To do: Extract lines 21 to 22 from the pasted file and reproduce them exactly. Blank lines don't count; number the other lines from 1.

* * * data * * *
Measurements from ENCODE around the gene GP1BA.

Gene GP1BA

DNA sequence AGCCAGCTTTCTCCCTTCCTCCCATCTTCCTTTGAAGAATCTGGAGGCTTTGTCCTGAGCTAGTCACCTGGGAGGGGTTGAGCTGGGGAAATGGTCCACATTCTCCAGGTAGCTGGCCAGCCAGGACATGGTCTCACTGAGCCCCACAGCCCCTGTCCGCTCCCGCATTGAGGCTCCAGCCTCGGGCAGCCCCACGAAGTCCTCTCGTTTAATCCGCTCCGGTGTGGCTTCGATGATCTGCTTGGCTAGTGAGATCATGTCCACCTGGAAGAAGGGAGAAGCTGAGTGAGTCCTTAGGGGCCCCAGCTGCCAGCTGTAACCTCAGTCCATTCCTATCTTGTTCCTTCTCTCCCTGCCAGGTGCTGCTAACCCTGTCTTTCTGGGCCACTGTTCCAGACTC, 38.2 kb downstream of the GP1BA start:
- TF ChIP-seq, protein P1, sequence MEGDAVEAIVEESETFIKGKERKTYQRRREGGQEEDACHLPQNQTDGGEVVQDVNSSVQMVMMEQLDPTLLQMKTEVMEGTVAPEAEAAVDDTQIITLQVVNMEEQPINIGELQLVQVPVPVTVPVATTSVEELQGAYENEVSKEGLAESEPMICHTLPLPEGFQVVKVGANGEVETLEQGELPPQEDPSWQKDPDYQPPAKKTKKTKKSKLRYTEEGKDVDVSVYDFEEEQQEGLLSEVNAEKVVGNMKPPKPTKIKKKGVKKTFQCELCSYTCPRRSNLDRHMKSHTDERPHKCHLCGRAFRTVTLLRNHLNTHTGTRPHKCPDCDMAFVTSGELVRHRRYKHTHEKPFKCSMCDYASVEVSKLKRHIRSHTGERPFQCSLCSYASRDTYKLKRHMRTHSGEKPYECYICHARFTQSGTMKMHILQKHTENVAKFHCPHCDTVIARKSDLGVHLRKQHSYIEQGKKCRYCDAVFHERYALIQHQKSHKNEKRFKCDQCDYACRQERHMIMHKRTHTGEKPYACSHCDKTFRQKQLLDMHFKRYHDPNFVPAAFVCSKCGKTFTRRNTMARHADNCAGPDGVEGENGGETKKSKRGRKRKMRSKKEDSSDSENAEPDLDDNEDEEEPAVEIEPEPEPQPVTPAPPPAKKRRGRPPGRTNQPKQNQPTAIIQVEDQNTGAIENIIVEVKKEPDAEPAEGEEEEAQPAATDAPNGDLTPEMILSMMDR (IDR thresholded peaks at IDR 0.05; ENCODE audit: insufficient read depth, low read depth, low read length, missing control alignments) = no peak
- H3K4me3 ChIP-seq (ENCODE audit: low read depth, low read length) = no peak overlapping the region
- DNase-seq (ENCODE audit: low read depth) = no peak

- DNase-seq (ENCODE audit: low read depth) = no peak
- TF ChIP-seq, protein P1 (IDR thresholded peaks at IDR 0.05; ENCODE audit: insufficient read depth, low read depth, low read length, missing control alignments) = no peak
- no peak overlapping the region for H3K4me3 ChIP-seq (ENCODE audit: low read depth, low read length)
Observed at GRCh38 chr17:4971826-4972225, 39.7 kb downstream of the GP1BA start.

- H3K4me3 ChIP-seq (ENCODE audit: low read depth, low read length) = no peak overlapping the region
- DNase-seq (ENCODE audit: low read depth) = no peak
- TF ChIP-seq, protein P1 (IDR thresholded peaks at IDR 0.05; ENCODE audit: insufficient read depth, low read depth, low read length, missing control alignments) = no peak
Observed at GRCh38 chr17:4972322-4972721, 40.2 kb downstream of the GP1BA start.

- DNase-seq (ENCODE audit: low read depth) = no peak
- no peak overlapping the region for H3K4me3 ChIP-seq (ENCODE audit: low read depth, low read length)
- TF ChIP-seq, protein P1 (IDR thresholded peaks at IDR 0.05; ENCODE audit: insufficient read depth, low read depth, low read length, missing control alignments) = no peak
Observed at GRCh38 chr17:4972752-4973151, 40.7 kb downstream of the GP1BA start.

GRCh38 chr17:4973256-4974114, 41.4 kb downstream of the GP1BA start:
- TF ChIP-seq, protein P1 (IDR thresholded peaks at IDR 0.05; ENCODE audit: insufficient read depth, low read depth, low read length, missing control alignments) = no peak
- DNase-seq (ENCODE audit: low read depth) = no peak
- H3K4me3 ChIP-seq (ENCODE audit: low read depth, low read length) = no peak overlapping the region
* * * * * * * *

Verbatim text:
- DNase-seq (ENCODE audit: low read depth) = no peak
- H3K4me3 ChIP-seq (ENCODE audit: low read depth, low read length) = no peak overlapping the region